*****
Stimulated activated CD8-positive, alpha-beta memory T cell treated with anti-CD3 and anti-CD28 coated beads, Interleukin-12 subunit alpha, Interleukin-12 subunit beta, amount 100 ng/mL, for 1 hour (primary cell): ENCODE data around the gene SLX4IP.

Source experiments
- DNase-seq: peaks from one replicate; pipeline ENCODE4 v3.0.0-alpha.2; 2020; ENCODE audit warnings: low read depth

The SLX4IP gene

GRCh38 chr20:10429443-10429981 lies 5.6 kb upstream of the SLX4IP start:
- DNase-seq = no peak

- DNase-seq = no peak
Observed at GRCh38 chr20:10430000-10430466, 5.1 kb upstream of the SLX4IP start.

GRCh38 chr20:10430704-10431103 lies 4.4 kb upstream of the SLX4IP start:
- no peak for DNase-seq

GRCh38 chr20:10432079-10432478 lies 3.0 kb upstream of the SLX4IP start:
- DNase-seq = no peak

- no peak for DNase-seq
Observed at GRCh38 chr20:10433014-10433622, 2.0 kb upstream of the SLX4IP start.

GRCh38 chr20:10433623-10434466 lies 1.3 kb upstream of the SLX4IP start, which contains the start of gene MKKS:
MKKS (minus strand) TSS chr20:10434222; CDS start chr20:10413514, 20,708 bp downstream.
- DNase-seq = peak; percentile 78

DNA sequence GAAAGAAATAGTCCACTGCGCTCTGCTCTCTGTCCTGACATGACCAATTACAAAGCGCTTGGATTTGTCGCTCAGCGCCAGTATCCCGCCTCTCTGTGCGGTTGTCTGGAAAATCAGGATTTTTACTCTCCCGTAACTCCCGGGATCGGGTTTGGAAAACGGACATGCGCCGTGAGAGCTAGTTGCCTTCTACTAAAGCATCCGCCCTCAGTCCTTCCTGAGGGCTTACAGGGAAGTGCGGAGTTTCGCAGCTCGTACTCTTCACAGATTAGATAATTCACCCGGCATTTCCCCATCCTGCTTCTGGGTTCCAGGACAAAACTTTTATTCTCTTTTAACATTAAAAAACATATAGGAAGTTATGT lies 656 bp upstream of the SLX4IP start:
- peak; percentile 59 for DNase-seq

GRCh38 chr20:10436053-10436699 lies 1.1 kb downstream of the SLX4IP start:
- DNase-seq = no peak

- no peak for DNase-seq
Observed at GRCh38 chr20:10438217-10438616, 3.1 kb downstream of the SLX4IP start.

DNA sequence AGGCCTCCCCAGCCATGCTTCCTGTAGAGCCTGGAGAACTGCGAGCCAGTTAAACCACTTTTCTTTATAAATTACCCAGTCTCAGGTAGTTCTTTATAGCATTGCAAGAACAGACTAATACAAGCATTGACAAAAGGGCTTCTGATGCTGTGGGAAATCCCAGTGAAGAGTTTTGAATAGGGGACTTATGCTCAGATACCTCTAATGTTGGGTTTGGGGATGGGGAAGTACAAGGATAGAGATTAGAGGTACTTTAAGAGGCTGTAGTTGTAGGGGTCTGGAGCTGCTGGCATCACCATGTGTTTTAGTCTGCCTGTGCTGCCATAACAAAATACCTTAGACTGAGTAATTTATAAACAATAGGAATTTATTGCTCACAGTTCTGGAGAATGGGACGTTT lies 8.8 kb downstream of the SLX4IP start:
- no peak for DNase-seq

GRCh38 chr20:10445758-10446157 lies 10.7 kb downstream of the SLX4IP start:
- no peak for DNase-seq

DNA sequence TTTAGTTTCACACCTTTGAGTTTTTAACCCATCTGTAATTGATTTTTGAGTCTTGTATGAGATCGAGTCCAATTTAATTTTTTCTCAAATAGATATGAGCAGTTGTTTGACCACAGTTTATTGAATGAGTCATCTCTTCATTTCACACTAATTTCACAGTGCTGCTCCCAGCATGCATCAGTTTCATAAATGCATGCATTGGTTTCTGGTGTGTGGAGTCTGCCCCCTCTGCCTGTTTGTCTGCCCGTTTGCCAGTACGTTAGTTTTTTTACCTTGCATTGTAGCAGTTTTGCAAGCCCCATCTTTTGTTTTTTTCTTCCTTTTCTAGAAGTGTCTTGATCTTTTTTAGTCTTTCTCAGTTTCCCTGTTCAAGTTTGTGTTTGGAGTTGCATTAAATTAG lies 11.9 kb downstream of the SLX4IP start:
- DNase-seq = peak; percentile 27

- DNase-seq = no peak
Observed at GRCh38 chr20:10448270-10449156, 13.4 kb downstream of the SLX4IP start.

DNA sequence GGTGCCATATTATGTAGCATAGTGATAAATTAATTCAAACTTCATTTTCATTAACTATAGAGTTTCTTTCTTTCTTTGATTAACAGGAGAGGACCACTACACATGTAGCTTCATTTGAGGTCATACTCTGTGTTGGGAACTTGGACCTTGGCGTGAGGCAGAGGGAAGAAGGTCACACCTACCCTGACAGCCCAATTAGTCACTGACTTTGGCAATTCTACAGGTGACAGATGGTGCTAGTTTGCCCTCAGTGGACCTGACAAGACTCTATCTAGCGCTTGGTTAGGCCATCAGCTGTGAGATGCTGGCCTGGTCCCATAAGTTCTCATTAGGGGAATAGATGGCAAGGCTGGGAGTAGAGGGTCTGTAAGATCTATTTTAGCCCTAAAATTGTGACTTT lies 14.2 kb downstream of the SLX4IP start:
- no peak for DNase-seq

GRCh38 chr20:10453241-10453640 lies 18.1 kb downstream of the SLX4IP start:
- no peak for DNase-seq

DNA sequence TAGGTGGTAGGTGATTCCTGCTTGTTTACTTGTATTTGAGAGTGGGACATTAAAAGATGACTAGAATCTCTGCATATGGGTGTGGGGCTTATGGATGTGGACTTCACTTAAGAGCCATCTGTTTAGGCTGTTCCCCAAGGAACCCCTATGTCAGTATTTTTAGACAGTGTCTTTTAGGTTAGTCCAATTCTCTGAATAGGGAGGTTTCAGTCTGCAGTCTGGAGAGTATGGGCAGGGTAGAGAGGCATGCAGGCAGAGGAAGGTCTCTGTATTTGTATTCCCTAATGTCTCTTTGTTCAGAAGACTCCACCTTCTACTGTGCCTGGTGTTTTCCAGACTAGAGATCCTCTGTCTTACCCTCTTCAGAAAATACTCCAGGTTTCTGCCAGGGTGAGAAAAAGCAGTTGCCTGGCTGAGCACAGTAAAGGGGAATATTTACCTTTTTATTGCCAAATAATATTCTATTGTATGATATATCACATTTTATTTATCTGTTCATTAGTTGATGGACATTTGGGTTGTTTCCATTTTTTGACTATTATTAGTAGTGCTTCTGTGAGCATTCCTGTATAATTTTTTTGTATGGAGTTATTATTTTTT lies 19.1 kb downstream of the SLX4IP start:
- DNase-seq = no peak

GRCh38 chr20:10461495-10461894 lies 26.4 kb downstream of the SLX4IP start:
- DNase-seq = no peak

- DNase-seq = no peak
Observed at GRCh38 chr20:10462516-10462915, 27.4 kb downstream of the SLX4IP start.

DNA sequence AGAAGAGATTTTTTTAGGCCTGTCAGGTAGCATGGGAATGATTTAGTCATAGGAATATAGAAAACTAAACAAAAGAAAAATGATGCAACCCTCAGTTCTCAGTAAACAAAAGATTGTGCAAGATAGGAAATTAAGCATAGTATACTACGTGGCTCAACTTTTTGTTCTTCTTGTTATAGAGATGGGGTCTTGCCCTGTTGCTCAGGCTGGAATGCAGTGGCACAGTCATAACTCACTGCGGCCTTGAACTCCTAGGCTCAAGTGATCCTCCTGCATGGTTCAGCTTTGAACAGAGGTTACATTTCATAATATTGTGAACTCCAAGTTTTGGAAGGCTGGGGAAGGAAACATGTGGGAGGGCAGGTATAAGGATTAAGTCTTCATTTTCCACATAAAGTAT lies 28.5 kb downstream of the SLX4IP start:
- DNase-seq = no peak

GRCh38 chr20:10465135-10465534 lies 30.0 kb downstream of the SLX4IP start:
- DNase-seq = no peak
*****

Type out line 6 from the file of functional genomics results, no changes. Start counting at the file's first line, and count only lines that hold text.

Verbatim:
- DNase-seq = no peak